From the Virginia Society of Certified Public Accountants - Presented by Dean Knepper, CPA, CFP®


January 3, 2006) — The phone rings and it’s a collection agency demanding payment on an overdue account you did not know you had. Or perhaps you notice purchases on your credit card statement that you didn’t make. Identity theft can happen to anyone, says the Virginia Society of CPAs (VSCPA), and it’s important to take steps to protect personal information.

Identity theft occurs when someone uses your personal identifying information without your permission. The thief might obtain credit or open bank accounts in your name, make purchases using your credit card or even acquire a fake driver’s license or Social Security card in your name. Here are 10 steps you can take to help prevent you from becoming a victim of identity theft:

1. Guard your social security number.

Give out your Social Security number only when absolutely necessary or when required by law. Everyone ages 25 and older can expect to receive a Social Security statement in the mail each year. Check it thoroughly for any discrepancies.

2. Memorize PIN numbers.

When creating passwords or personal identification numbers (PINs), do not use the last four digits of your Social Security number, your birthday, your mother’s maiden name or anything else that could easily be discovered by thieves. And don’t write down your PINs or passwords. Instead, commit them to memory.

3. Shred.

Shred or finely tear any documents that contain personal information. This includes bank statements, credit reports, credit card offers, charge receipts, insurance forms, checks and bank statements.

4. Carry a minimum of personal information.

Don’t carry extra credit cards, Social Security card, birth certificate or passport in your wallet or purse unless you need it. As a precaution, make copies of your credit cards, and record your bank and investment account numbers. Keep this information in a secure place, along with the telephone numbers for customer service or the fraud department for each, so you can quickly notify them if an issue arises.

5. Monitor bank statements and credit card bills.

Thoroughly check your credit card and bank statements each month for unauthorized or fraudulent activity. You should also pay attention to your billing cycles, and follow up with your bank or creditors if bills or statements don’t arrive on time. A missing bill or statement could mean an identity thief has taken over your account and changed your billing address to cover his tracks.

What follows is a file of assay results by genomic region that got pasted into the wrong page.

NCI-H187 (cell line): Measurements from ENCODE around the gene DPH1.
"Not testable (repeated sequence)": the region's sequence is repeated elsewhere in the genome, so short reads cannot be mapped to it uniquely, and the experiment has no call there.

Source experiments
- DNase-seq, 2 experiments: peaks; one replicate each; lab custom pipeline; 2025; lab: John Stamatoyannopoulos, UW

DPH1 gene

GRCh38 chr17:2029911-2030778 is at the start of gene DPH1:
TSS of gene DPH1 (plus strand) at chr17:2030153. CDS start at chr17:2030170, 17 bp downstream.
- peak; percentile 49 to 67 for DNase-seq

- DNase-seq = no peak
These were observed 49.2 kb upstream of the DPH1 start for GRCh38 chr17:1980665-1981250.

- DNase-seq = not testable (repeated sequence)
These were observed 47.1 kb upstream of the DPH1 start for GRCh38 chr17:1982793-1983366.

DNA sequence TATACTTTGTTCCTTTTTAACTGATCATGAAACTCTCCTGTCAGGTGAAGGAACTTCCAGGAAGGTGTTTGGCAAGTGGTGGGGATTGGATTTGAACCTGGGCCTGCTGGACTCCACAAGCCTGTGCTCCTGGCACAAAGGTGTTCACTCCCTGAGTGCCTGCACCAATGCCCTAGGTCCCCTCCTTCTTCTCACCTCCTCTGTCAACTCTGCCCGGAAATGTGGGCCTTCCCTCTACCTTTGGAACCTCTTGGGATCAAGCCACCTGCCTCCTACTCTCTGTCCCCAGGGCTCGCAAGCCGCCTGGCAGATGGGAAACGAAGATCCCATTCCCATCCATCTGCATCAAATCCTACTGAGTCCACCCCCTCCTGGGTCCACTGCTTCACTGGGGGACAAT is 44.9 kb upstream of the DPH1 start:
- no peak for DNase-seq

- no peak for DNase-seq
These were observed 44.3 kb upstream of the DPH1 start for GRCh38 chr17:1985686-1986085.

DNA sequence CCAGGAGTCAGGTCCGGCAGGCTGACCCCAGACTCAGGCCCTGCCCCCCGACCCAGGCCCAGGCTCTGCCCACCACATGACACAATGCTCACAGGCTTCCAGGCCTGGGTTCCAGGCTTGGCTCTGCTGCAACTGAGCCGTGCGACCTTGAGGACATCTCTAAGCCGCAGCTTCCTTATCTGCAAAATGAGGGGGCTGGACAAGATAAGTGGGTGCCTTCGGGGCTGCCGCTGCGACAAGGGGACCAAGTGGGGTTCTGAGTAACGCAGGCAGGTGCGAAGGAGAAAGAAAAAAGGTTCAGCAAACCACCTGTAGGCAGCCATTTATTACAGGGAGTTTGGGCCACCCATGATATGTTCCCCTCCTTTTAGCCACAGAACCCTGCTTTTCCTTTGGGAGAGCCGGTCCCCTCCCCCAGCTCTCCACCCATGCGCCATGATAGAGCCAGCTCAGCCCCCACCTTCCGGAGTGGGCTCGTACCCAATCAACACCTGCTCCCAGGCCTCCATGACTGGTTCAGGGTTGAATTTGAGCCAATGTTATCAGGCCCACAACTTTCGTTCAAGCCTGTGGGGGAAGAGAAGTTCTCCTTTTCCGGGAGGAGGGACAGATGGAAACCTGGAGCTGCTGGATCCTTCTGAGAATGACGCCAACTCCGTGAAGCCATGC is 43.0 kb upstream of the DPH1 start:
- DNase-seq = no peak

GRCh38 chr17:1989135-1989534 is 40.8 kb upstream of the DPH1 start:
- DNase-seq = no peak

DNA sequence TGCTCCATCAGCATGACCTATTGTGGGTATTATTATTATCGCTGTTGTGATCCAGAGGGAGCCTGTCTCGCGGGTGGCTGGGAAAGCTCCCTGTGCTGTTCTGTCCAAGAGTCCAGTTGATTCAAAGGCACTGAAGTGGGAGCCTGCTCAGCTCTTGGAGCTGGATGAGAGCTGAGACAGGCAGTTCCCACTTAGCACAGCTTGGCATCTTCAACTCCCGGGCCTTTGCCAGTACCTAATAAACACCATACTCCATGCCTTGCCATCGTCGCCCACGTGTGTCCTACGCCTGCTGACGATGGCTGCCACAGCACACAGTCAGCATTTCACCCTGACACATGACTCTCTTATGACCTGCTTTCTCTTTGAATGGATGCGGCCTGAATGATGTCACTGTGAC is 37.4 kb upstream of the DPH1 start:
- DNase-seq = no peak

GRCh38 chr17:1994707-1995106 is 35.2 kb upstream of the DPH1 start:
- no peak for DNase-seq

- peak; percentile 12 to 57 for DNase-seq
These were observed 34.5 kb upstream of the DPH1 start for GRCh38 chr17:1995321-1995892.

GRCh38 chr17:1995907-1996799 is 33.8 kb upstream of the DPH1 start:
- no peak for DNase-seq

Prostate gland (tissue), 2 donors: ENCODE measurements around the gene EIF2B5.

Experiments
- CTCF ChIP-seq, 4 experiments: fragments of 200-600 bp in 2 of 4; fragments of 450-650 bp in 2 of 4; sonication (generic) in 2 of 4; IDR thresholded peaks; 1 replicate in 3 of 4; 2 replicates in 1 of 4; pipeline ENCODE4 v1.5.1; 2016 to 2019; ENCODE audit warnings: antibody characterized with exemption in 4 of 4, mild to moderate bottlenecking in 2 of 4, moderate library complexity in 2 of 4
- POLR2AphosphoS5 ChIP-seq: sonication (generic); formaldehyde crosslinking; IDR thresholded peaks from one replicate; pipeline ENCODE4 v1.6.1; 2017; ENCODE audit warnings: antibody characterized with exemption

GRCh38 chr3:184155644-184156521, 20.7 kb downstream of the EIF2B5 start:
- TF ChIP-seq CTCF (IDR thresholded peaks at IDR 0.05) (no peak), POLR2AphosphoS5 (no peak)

6. Secure your mail.

Identity thieves have been known to raid mailboxes for personal information. Promptly remove delivered mail from your mailbox. Deposit outgoing mail in post office mailboxes or at your local post office, rather than leaving it in your mailbox. If you will be away from home for an extended time, ask the post office to hold your mail.

7. Treat personal information with care.

Don’t divulge personal information on the phone or the Internet, unless you have initiated the contact and know the company is reputable.

8. Install a firewall.

A firewall on your computer may help to prevent hackers from obtaining personal identifying information and financial data from your hard drive. And before disposing of your computer, remove data by using a strong “wipe” utility program. Don’t rely solely on the delete function to remove files containing sensitive information.

9. Check your credit report.

Review your credit report at least once a year to check for errors and fraudulent use of your account. Consumers can now get a free copy of their credit report annually. To order your free report, go to or call (877) 322-8228.

10. Consult with a CPA [and CERTIFIED FINANCIAL PLANNER™ professional].

If you think your identity has been stolen, a CPA [and CERTIFIED FINANCIAL PLANNER™ professional] can help you take steps to remedy the problem.


The Virginia Society of CPAs is the leading professional association dedicated to enhancing the success of all CPAs and their profession by communicating information and vision, promoting professionalism, and advocating members’ interests. Founded in 1909, the Society has nearly 8,000 members who work in public accounting, industry, government and education. This Money Management column and other financial news articles can be found in the Press Room on the VSCPA Web site at


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